Nowhere in the Taylor/Paparella statement is there a hint of the modern-day tragedy of 1.2 million lives lost every year in the U.S. due to abortion or the widespread use of abortion for birth control, gender selection, or eugenics in the world. Where is the equal regard called for in our denominational position, where “we are equally bound to respect the sacredness of the life and well-being of the mother and the unborn child” (¶ 161J, emphasis added)? The narrow scope of the Taylor/Paparella statement is out of touch with the mainstream position of The UM Church.
Good News supports efforts to address maternal mortality by providing better “pre-natal services, birthing assistance, and post-natal follow-up.” We support access to contraception in keeping with the individual consciences of women and providers, as well as comprehensive sex education, to reduce unintended pregnancies. However, we firmly believe that the answer to unintended pregnancies and maternal mortality is not increased access to abortion.
Instead, the Church and the broader society need to provide emotional and material support to women with unintended pregnancies. That is why our denominational position says, “The Church shall offer ministries to reduce unintended pregnancies. We commit our Church to continue to provide nurturing ministries to those who terminate a pregnancy, to those in the midst of a crisis pregnancy, and to those who give birth. … The Church and its local congregations and campus ministries should be in the forefront of supporting existing ministries and developing new ministries that help [young adult] women in their communities. … We particularly encourage the Church, the government, and social service agencies to support and facilitate the option of adoption. (See ¶ 161L) We affirm and encourage the Church to assist the ministry of crisis pregnancy centers and pregnancy resource centers that compassionately help women find feasible alternatives to abortion” (¶ 161J).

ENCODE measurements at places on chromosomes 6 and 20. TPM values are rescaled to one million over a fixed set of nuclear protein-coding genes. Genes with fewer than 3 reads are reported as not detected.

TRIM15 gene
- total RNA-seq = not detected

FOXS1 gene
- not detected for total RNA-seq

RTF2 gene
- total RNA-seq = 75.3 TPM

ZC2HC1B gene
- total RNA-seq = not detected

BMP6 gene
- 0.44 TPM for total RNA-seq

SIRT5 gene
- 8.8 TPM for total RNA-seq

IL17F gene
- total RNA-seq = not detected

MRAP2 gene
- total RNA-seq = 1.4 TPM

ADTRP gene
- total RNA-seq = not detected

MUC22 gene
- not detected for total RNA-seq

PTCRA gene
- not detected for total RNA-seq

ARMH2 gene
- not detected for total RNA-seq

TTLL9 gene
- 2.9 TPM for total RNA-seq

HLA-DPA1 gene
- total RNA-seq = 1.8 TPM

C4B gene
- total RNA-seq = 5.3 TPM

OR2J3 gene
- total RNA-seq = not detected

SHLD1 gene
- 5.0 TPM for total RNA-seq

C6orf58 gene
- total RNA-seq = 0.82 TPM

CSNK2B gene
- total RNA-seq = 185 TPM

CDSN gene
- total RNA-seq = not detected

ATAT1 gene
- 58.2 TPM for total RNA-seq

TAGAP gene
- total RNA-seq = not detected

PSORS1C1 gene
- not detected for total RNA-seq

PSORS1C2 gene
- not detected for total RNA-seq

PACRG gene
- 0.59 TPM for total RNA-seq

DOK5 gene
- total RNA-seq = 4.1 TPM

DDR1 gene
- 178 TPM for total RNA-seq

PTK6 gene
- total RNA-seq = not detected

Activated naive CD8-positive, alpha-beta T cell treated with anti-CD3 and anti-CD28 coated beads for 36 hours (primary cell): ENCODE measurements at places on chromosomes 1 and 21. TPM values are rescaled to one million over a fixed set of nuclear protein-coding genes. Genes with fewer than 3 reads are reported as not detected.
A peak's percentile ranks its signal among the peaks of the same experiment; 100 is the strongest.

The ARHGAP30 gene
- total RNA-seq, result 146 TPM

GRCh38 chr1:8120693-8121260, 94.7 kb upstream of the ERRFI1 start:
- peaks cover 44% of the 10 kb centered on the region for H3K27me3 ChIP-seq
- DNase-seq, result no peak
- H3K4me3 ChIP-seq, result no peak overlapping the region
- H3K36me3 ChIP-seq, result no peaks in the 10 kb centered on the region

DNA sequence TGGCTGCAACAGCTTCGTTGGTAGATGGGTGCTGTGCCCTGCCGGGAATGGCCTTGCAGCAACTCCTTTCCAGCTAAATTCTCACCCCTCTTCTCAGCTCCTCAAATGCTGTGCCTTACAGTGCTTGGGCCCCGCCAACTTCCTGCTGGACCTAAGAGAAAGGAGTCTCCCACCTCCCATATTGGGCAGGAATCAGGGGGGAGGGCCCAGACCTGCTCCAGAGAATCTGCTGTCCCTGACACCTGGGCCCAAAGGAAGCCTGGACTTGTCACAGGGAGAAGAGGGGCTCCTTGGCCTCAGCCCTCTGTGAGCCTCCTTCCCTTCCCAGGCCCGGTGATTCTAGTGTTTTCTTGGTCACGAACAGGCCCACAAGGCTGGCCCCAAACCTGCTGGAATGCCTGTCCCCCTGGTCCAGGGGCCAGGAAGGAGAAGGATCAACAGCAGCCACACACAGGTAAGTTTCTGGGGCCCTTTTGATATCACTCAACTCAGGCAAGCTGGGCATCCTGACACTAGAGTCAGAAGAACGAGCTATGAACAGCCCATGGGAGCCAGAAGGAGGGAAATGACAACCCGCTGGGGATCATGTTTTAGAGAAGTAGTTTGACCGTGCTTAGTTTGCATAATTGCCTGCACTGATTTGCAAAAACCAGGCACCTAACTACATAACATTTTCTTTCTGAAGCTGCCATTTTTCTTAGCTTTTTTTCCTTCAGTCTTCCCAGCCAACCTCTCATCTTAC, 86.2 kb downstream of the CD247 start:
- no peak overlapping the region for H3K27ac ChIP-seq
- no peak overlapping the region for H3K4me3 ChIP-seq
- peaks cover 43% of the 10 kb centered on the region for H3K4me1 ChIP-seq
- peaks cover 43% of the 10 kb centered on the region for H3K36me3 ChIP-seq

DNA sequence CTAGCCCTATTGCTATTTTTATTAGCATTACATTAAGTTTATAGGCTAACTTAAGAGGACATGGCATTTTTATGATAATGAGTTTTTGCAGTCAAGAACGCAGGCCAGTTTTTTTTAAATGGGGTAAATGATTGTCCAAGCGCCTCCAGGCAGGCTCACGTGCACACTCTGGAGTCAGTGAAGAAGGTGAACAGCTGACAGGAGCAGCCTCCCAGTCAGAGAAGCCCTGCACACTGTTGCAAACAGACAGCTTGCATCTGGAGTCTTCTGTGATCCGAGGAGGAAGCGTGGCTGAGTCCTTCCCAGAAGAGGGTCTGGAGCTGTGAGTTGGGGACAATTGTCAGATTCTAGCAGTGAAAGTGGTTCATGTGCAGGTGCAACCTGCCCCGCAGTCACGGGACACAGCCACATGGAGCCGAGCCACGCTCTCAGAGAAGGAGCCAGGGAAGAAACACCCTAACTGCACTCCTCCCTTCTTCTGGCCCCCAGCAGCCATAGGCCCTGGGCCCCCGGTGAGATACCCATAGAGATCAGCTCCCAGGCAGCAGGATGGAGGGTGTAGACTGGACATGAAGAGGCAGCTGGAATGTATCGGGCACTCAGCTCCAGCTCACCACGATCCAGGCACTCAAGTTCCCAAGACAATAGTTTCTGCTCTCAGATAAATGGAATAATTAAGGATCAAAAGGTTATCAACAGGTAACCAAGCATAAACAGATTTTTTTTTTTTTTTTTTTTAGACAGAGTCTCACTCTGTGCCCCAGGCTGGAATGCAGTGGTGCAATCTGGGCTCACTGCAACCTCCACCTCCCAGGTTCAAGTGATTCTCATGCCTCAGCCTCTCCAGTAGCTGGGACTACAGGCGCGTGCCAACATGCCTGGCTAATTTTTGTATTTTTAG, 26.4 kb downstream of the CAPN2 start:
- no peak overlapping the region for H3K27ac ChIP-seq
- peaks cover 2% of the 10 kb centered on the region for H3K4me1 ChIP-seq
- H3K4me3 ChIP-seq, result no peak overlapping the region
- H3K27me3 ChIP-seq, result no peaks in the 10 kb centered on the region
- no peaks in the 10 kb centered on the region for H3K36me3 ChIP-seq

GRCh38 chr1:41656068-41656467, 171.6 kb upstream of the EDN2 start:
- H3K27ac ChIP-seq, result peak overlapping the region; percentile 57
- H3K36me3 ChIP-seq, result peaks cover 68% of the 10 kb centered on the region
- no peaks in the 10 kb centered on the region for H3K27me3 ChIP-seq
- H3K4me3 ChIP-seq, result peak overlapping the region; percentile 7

It appears that RCRC and our United Methodist representatives are not interested in ministries that would reduce the number of abortions. That is why they also call for a “careful analysis of the church’s support for crisis pregnancy centers that may not offer all options of counseling.” From their pro-abortion perspective, such suspicion of crisis pregnancy centers that provide “feasible alternatives to abortion” undermines their call to keep abortion “rare.” Instead, the extremists at RCRC favor no restrictions on abortion, at any time in pregnancy or for any reason.
Good News wants to know when our United Methodist agencies will advocate for the full and balanced position of our church on abortion. It appears that our agency staff persons have greater allegiance to the external coalition of RCRC than they do to our own denomination’s Social Principles. Our church’s membership in RCRC is distorting our advocacy in the church and public arenas. It is past time for our denomination to withdraw its membership from RCRC.